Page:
Scientists successfully transfer first test tube rhino embryo in hopes of saving the species

Berlin — Scientists in Europe said Tuesday they’ve successfully transferred a test tube rhino embryo back into a female whose eggs were fertilized in vitro, as part of an effort to save another nearly extinct subspecies of the giant horned mammal. The procedure was performed last month on a southern white rhino at Chorzow zoo in Poland, said Thomas Hildebrandt of the Leibniz Institute for Zoo and Wildlife Research in Berlin.

Hildebrandt is part of BioRescue, an international team of scientists and conservationists trying to use IVF to save the rare northern white rhino.

Only two northern white rhinos — both females — are left. The last male northern white rhino, named Sudan, died in March 2018. Scientists had preserved frozen sperm samples from several males that they now hope to use to revive the species.

  • Scientists chose to test the IVF transfer on southern white rhinos, a closely related sub-species whose numbers have stabilized in the wild.

“This is the first positive proof that the entire procedure we’ve developed in theory can be successful,” Hildebrandt told reporters in Berlin.

But time is running out.

The BioRescue team is waiting for permission from the Kenyan government to harvest eggs from the last two surviving female northern white rhinos, a mother and daughter called Najin and Fatu.

Najin and Fatu, the only two remaining female northern white rhinos, graze together on March 20, 2018 at the ol-Pejeta conservancy in Nanyuki, Kenya.TONY KARUMBA / AFP/GETTY

They are unable to bear offspring themselves, so once the embryos are fertilized in the lab they would be implanted in a southern white rhino surrogate mother.

Kenya’s ambassador in Germany, Joseph Magutt, said his country supports the effort, but didn’t say how long it would take to clear the paperwork.

Hildebrandt cautioned that while ultrasound tests show the embryo transferred at Chorzow zoo has grown, it’s smaller than expected and it remains to be seen whether it will implant in the mother’s uterine lining and result in a pregnancy.

In the meantime, others in the BioRescue team are working on ways to turn preserved skin cells from deceased rhinos into eggs or sperm, a procedure that’s so far only been performed with mice.

Rhinos have long been under pressure from poachers because of their horns, and several sub-species are at risk of extinction. Conservationists say rhinos are important for the survival of many other species because of the role they play in landscaping their native habitat.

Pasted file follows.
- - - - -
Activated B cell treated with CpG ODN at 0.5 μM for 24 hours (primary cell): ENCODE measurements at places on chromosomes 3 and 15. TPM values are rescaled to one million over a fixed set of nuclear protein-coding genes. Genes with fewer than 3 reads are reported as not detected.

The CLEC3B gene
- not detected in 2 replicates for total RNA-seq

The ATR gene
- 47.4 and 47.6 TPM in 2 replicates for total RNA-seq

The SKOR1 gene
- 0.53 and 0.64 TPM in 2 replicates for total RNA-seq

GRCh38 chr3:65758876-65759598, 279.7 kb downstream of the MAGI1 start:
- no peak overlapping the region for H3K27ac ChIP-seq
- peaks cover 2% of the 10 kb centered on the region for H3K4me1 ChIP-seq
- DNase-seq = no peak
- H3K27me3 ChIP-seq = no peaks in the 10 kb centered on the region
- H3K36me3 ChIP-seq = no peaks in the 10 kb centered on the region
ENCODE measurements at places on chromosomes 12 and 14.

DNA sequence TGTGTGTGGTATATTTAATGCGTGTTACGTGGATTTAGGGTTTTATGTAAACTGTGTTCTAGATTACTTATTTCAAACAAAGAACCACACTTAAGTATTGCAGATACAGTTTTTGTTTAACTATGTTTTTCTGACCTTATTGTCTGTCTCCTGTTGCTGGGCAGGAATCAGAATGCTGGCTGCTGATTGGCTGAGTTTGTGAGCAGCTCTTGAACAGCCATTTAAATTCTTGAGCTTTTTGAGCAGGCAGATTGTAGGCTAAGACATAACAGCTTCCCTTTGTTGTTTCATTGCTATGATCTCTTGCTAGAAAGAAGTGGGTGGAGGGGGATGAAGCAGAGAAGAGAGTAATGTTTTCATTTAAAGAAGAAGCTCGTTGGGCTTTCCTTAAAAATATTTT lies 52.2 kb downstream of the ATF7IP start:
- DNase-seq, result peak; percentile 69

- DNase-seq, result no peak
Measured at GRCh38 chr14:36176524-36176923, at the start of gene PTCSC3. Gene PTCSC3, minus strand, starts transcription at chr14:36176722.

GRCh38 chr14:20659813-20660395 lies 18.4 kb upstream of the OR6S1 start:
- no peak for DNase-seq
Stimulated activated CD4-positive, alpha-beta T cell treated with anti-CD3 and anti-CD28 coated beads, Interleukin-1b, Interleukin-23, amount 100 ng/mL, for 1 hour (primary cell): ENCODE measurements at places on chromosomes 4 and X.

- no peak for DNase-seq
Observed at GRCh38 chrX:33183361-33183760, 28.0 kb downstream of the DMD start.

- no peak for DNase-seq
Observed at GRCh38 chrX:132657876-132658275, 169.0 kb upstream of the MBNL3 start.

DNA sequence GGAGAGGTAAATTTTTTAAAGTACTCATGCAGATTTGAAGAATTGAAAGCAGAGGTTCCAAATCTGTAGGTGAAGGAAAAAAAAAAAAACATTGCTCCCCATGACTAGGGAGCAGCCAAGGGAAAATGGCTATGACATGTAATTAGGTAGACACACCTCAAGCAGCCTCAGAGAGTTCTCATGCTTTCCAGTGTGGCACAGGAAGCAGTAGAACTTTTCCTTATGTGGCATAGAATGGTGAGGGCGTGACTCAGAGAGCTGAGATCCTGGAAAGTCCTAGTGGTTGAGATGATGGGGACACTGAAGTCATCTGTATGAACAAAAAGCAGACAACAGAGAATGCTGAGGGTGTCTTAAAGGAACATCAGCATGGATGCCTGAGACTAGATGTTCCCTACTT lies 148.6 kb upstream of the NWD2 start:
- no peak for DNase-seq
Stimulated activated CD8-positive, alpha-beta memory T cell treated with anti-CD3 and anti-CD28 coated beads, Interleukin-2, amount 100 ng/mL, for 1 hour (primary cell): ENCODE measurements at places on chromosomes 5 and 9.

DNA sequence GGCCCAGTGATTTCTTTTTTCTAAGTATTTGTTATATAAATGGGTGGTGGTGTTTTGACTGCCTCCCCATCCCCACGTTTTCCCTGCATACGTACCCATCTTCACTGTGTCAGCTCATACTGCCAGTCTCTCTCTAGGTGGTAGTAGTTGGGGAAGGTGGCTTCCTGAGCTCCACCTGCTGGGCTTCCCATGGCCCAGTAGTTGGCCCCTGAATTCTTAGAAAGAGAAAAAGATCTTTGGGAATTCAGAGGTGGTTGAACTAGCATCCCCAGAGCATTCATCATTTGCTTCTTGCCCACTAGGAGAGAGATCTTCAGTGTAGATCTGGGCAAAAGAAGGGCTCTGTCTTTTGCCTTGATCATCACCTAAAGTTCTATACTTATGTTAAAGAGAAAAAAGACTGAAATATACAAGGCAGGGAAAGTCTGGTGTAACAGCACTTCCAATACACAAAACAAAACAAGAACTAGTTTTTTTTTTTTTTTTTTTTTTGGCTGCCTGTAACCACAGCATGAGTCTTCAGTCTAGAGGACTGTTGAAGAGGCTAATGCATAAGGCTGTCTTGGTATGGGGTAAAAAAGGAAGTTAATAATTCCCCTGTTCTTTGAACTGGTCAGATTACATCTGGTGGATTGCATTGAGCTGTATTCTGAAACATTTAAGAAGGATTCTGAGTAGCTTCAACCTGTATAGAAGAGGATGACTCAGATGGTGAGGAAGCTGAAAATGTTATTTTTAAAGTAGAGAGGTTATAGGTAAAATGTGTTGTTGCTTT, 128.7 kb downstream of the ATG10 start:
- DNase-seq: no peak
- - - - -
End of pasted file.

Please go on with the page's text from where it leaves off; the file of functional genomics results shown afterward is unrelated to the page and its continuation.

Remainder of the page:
Earlier this week, five eastern black rhinos were transported from European zoos to Rwanda’s Akagera National Park to help increase the genetic diversity of the rhino population there.

More broadly, a recent United Nations report warned that a million species are at risk of extinction in the coming decades, largely because of human activity.

Botswana brings back trophy hunting

Ross Harvey


31st May 2019

Botswana has now committed to a policy built on myths, while the rest of the world takes stock of the implications ecological crisis.

Botswana’s Ministry of Environment, Natural Resources Conservation and Tourism has recently announced that “the Government of Botswana has taken a decision to lift the hunting suspension.”

The country’s new president, Dr Mokgweetsi Masisi, recently hosted a summit in Kasane for five southern African heads of state whose countries are home to roughly half the world’s remaining elephant population.

The purpose was to forge a common regional strategy for elephant conservation in the Kavango Zambezi Transfrontier Conservation Area (KAZA). Though the strategy does not explicitly mention hunting, it paves the way for justifying it. The conference itself was in large part an exercise towards that end.

Consumptive use

Since Masisi took over the reins from Ian Khama – a lone voice in the region against trophy hunting and trading ivory – he has been angling to rescind the hunting moratorium.

Critics suggest that this is an attempt to retain the rural vote for the Botswana Democratic Party (BDP) in this year’s elections, as the party has been struggling over the last decade to retain this vital element of the electorate.

Under the banner of ‘consumptive use’ – the idea that an animal will only be conserved if it is hunted or its parts are traded for cash – hunting was defended at the Kasane Conference as a silver bullet for elephant conservation. Speakers and ministers expounded myths that the world – and most African Elephant range states – have largely turned their backs on.

First, Kitso Mokaila, Botswana’s Minister of Environment and Tourism, claimed that Botswana’s elephant population has surged to 160,000, from 55,000 in 1991.